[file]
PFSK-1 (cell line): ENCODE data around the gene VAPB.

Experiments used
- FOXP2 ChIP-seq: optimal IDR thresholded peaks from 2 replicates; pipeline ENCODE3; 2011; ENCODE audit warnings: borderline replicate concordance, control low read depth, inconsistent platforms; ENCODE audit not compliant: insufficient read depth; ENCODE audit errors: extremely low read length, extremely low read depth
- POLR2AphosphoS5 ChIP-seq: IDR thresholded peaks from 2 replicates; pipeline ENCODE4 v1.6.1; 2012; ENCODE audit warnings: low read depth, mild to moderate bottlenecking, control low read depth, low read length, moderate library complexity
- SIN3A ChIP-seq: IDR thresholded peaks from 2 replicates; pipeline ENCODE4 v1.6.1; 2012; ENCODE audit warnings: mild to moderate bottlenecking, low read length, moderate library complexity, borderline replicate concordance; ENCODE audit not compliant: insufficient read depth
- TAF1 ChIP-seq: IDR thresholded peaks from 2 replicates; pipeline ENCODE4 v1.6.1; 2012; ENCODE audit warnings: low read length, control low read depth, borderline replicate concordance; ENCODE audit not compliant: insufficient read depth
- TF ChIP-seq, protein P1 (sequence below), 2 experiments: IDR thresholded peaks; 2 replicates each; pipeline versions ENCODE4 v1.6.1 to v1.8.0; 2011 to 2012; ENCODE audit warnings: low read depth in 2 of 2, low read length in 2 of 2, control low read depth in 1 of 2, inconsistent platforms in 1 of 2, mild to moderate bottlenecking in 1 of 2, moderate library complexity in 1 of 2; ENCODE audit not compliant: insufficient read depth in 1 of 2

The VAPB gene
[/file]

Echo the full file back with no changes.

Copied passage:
PFSK-1 (cell line): ENCODE data around the gene VAPB.

Experiments used
- FOXP2 ChIP-seq: optimal IDR thresholded peaks from 2 replicates; pipeline ENCODE3; 2011; ENCODE audit warnings: borderline replicate concordance, control low read depth, inconsistent platforms; ENCODE audit not compliant: insufficient read depth; ENCODE audit errors: extremely low read length, extremely low read depth
- POLR2AphosphoS5 ChIP-seq: IDR thresholded peaks from 2 replicates; pipeline ENCODE4 v1.6.1; 2012; ENCODE audit warnings: low read depth, mild to moderate bottlenecking, control low read depth, low read length, moderate library complexity
- SIN3A ChIP-seq: IDR thresholded peaks from 2 replicates; pipeline ENCODE4 v1.6.1; 2012; ENCODE audit warnings: mild to moderate bottlenecking, low read length, moderate library complexity, borderline replicate concordance; ENCODE audit not compliant: insufficient read depth
- TAF1 ChIP-seq: IDR thresholded peaks from 2 replicates; pipeline ENCODE4 v1.6.1; 2012; ENCODE audit warnings: low read length, control low read depth, borderline replicate concordance; ENCODE audit not compliant: insufficient read depth
- TF ChIP-seq, protein P1 (sequence below), 2 experiments: IDR thresholded peaks; 2 replicates each; pipeline versions ENCODE4 v1.6.1 to v1.8.0; 2011 to 2012; ENCODE audit warnings: low read depth in 2 of 2, low read length in 2 of 2, control low read depth in 1 of 2, inconsistent platforms in 1 of 2, mild to moderate bottlenecking in 1 of 2, moderate library complexity in 1 of 2; ENCODE audit not compliant: insufficient read depth in 1 of 2

The VAPB gene